Imagine my delight when I discovered that Trilliums are now being cultivated and that the good people at  Make It Green could provide me with some.  Of course, they are only available in rather limited quantities and only at the right time of the year, illusive little devils that they are. So due to one thing and another (read a life that was way too busy to take time for Trilliums) it took me five years to actually bring my first batch home.  I tucked them into my garden this week and then celebrated by taking a few photos of their "wild" siblings who live just on the other side of our fence.

I will be keeping an eye on their progress while I ponder my next gardening move.  Any idea where I could find cultivated Lady's Slippers?

Photos: Trilliums 10-04-14 by Tatiana Dokuchic, PinkSlipper,  T. grandiflorum

Update May 5, 2012:  It took two years, but these Trilliums are now flowering in my garden!!

Sunday, April 11, 2010

The Tudors: The Final Seduction

Grab some popcorn, the final season of The Tudors starts tonight.
 Henry VIII only has two wives left to go!

Sit back, relax, forget about historical accuracy (note to self) and just enjoy!

Find out more at the Official Site.

Wednesday, April 7, 2010

Wiki's Wicked Ways

John William Waterhouse: Pandora (detail) - 1896

I became a wiki editor way back in the summer of 2006.  Now it wasn't Wikipedia that first caught my attention, but a small, "hobby" wiki open to anyone and everyone who was interested in that particular pastime.  It was clean, simple, easy to use & absolutely bursting with potential.

I loved it!

And so began my affair with "the wiki way".  I brought it into my GoC department, aided & abetted by a wonderful band of WikiElves who were as enamoured of it as I was.  Though it started as solution to a specific business requirement we KNEW it would grow to be so much more.  And so it did, but not without a lot of drama.

Having spent more than twenty years in the GoC, I really should have seen it coming.  After my first presentation to management one of the directors took me aside and told me that the wiki would be viewed as "subversive".  At the time, I thought this was an amusing comment but it became less so as the years went on.  Because here's the thing; collaboration, knowledge sharing and knowledge transfer are not part of the GoC culture and any attempt to shift in that direction is bound to be met with resistance.  This opposition views knowledge sharing in the same light as Eve eating the apple or Pandora opening the box, i.e. evil, wicked and the end of the world as we know it.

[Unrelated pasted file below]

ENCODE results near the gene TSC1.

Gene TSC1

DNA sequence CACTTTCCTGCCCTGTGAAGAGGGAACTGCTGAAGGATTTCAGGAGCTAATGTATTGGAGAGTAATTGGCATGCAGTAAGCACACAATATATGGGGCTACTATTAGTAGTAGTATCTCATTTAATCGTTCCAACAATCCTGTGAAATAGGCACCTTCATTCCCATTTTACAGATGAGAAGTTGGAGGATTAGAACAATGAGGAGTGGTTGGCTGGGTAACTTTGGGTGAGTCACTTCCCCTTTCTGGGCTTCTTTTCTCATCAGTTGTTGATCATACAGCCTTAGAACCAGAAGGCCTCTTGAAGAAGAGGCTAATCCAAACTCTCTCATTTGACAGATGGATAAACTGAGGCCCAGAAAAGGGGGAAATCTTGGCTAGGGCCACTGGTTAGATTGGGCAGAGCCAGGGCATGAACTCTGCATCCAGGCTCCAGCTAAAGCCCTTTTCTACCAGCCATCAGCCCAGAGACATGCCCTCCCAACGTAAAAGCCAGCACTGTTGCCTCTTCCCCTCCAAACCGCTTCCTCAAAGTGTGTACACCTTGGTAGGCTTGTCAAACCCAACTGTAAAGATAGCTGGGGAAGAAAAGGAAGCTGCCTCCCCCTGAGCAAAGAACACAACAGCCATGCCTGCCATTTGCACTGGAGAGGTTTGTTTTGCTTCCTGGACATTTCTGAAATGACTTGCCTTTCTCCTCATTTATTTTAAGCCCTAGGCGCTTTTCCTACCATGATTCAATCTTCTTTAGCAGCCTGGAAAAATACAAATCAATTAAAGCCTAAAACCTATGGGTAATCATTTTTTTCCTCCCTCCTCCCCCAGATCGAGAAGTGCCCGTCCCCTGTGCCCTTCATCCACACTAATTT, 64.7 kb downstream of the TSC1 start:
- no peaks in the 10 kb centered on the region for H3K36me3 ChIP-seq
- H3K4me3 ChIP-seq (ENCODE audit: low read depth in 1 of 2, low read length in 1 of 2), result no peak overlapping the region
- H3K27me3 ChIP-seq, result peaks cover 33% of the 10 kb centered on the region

So when I come across discussions like "Let's give 'em something to talk about:" Discussions of GCpedia on the Internet or GCpedia: Will it be More Than a Place for Geeks in Government? I feel a strange compulsion to share my hard-earned two cents worth.   Here it goes ....

The opposition is going to use any excuse not to participate.  They are thrilled to talk about the shortcomings of MediaWiki, its lack of a WYSIWYG editor etc. etc. but it's all just a smokescreen, one that tech  people seem particularly blinded by.  Don't be fooled!  MediaWiki sans WYSIWYG editor works just fine for those interested in communicating, whether they be newbies or not.  Honestly, I've seen "little old ladies" take to a wiki in a matter of minutes because they saw value in it.  Don't get me wrong, I'm all for improving on the basics but keep in mind that there are some people that are never going to be satisfied.

Speaking of improvement, no matter how hard you try a wiki is never going to be capable of performing the "Vulcan Mind Meld" so it's a sure bet that institutional memory and knowledge is going to be lost.  It's just a question of how much and how fast.  Those public servants that are reluctant to share are certainly not going to be giving interviews to "wiki farmers" with the intent of transfering their thoughts into GCPEDIA.  Remember, it's the sharing that is the problem not the tool facilitating it.  On the other hand, those that find a wiki helpful in their day-to-day life can now embark on a relatively pain free path of knowledge management which, I suspect, will be more palatable in the form of departmental wikis as a first step towards the government wide GCPEIDA.